Ken Goldberg

In Media Res
Ken Goldberg interviewed by Jeffrey Inaba and Jesse Seegers

As an engineer, artist and roboticist, as well as the director of the Berkeley Center for New Media at University of California Berkeley, Ken Goldberg knows a thing or two about content management, or at least how to cultivate a diverse set of interests. Examining the role of media to analyze and understand contemporary culture, his research bridges epistemology, aesthetics and technology. His art project Telegarden from 1996 was an early exploration at the intersection of art and internet social behavior. Goldberg talks with Volume about how ideas can be understood as media, how inefficiency can be innovative and why we should focus on defocusing.

KG: One of the things we’re trying to do at the Berkeley Center for New Media is to take a long view, to not limit new media to digital. My colleague Howard Rheingold is working on a BCNM symposium on ‘attention literacy’ that addresses this idea. For example, the alphabet and language are both pre-digital, but definitely media. Media facilitates perception. What we commonly think of as ‘mass media' – television, newspapers, etc. – essentially acts as a lens. A telescope is a medium: it was new media in 1710. What happens when a new medium enters that culture? It is technological, but what are the broader implications? The telescope had far-reaching consequences: for the church, Descartes and the emergence of modernity. So if you accept that, then many scientific instruments–the x-ray, atomic energy and microscopes – are media. And then, to push that a little further, one can think of an idea as a medium.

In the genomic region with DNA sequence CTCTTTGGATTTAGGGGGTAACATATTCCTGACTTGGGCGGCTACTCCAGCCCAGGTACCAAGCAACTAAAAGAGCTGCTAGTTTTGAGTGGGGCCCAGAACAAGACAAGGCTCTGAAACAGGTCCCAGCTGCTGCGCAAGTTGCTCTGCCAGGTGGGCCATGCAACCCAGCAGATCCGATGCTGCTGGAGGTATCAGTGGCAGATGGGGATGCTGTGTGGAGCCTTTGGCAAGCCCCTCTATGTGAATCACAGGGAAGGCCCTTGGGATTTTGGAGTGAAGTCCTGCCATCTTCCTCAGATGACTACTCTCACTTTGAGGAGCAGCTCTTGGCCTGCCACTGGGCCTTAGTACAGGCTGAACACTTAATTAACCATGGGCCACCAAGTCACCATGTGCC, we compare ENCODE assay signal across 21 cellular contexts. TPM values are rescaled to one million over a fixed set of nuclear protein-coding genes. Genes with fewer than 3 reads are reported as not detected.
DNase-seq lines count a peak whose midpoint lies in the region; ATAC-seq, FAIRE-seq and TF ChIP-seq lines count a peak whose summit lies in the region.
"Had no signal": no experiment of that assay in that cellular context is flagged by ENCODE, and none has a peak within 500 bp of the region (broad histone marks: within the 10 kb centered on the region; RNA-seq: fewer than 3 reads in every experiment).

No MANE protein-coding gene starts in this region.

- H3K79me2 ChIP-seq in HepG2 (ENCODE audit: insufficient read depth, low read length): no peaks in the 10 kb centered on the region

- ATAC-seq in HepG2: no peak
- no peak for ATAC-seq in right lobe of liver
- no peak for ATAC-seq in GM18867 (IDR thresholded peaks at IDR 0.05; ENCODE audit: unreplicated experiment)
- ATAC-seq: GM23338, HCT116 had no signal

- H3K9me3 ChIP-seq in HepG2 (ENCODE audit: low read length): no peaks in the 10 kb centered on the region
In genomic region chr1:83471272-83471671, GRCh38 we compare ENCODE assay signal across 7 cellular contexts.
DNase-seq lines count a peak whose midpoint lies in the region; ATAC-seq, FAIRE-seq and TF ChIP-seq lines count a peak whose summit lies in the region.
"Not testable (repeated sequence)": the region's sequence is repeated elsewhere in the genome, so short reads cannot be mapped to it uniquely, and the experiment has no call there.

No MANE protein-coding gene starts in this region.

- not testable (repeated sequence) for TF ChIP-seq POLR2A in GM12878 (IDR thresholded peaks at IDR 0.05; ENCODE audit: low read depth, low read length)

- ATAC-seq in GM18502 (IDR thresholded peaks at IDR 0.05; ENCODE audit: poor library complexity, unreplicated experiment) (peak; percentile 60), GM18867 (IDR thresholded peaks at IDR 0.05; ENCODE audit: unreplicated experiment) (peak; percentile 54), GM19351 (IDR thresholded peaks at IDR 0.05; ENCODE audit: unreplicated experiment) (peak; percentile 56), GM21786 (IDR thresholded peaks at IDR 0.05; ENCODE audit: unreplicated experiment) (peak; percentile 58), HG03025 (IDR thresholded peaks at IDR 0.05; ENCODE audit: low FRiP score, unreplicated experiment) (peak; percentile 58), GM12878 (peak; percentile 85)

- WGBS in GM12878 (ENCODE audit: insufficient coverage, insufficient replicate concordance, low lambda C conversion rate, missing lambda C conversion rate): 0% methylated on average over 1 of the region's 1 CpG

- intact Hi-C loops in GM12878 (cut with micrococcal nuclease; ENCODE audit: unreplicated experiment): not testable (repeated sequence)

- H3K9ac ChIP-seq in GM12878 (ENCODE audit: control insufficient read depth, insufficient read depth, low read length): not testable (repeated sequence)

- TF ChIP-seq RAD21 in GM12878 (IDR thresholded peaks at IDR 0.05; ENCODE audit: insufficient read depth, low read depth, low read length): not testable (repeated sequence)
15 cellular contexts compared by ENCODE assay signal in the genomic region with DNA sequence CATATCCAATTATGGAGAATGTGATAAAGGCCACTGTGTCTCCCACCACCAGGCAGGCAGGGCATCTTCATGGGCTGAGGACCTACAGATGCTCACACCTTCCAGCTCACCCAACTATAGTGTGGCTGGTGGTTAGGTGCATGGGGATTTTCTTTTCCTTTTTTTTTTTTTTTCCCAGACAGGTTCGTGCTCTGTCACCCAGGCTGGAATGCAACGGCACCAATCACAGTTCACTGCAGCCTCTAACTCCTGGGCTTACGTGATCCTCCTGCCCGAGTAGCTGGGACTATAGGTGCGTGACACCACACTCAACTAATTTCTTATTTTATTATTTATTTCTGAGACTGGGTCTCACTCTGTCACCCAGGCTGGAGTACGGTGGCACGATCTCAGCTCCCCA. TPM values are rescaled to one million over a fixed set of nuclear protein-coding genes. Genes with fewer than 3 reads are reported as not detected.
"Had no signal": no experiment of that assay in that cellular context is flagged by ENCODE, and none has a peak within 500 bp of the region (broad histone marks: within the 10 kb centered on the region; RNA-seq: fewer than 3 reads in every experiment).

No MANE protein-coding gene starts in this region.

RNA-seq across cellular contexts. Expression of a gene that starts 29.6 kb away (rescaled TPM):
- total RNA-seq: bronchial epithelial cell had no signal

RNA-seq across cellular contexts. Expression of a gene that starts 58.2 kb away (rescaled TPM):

JS: Like how a metaphor brings new meanings by acting as a medium between two things?

KG: Exactly. A metaphor allows you to see in a new way. Take the Theory of Relativity. I might argue that it’s a medium in the following sense: there were data and observations of the planets that didn’t quite add up. Suddenly, there was a new theory that worked at the far extreme levels of the speed of light. All the data snapped into place. It was like focusing with a new lens. And this is true of psychoanalytic theory, of postmodern or post structuralist theory. They operate as organizing frameworks. Part of this approach is designed to engage faculty who think new media is what the computer scientists do. BCNM now has over 110 faculty members from thirty different departments. It’s been a very interesting process of expanding the definition, because it raises the question of accessibility. You create a dichotomy between wanting to be welcomed and not wanting to reveal everything at once. If we expose too much, it loses its allure.

JI: In calling ideas a medium, do you mean that it could be any idea - irrespective of when and from which discipline it may have originated? For example, you’re suggesting that there may be a renewed awareness of a concept from the past that in turn generates a lens to understand the present in a new light. The idea of ‘new media’ has been popularized by the rise of digital technology, but you see it as a term for describing a more general interpretive tool that can arise from any field past or present.